Indonesia dismisses concerns over US$32 billion capital city project, unveils incentives
SEPAKU, Indonesia : A top Indonesian official pledged on Wednesday that construction on a new capital city deep within the jungles of Borneo island would not stall when the presidency changes hands next year as new incentives were unveiled to encourage investment.
Southeast Asia's largest country will officially declare the city, called Nusantara, its new capital in the first half of 2024, the head of the Nusantara authority Bambang Susantono said during a visit to the site in Kalimantan in eastern Borneo.
He was speaking from Sepaku, a district within the capital where over 7,000 workers operating excavators and cranes were laying foundations for a new presidential palace in an area surrounded by eucalyptus forests for pulp and paper production.
Nusantara is President Joko Widodo's flagship project and is envisioned as a green, smart city spanning nearly 260,000 hectares (642,474 acres) to replace the current overcrowded and rapidly sinking capital of Jakarta on Java island.
However, with a US$32 billion price tag and the COVID-19 pandemic delaying progress, some investors have expressed concern that development may lose momentum after Widodo ends his second and final five-year term in office in 2024.
Asked whether the capital would continue under a new leader, Bambang told reporters: "My answer is yes, absolutely," as he cited the law backing the project.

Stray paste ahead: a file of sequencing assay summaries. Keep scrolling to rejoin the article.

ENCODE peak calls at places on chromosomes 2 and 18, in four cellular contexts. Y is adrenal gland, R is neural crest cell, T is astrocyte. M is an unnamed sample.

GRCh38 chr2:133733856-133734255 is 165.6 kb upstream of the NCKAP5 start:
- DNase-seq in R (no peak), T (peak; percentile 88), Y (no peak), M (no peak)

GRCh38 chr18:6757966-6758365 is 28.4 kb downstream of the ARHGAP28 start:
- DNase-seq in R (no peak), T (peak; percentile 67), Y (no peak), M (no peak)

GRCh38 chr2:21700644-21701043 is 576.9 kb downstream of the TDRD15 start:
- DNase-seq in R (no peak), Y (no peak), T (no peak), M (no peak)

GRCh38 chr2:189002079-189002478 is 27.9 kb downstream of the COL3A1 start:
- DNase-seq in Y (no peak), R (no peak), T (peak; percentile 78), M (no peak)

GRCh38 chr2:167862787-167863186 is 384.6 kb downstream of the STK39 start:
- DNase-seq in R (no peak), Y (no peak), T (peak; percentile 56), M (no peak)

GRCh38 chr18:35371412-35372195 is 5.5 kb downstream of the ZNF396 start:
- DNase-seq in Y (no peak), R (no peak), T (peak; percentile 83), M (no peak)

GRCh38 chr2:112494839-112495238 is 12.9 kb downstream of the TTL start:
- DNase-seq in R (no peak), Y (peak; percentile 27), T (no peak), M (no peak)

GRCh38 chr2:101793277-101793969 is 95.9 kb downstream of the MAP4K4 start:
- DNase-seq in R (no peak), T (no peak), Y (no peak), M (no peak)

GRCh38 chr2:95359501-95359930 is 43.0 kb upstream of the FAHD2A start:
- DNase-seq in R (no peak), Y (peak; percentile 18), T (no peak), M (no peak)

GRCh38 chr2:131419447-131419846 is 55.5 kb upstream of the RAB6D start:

Under an incentives' package announced on Wednesday, the government will remove corporate tax for companies investing at least 10 billion rupiah (US$647,660) in some sectors for 10 to 30 years, with the longest tax holiday applied to infrastructure and public services up until 2035.
Tax cuts will also be given to foreign companies moving their headquarters to Nusantara and financial firms setting up in its financial zone.
Research and development costs will be tax deductible, while import taxes on capital goods will be removed, among other incentives.
The government will also provide land rights for 95 years, extendable by the same period, far longer than elsewhere in Indonesia.
The capital's success hinges on private sector involvement, with only 20per cent of costs being shouldered by the state.
"I think that investors would love to see that the government goes first, so that's why most of the buildings and facilities in 2024 is being paid by the state budget," Bambang said.
While no private deals have been signed, there have been more than 100 letters of interest from domestic and foreign companies including from Malaysia, China and the United States, said Agung Wicaksono, Nusantara's deputy chief for funding and investment.
A palace, a presidential office, a town square and four ministerial buildings would be ready by August, 2024, when Indonesia celebrates its 79th independence day, according to chief urban planner Vallin Tsarina.
There remains some way to go, however.
Budi Kurniawan, deputy project manager for construction at the palace, said progress at that site had so far reached just 8per cent.
(US$1 = 15,440.0000 rupiah)
(Reporting by Stefanno Sulaiman in Sepaku; Additional reporting by Bernadette Christina Munthe in Jakarta; Writing by Gayatri Suroyo; Editing by Ed Davies)
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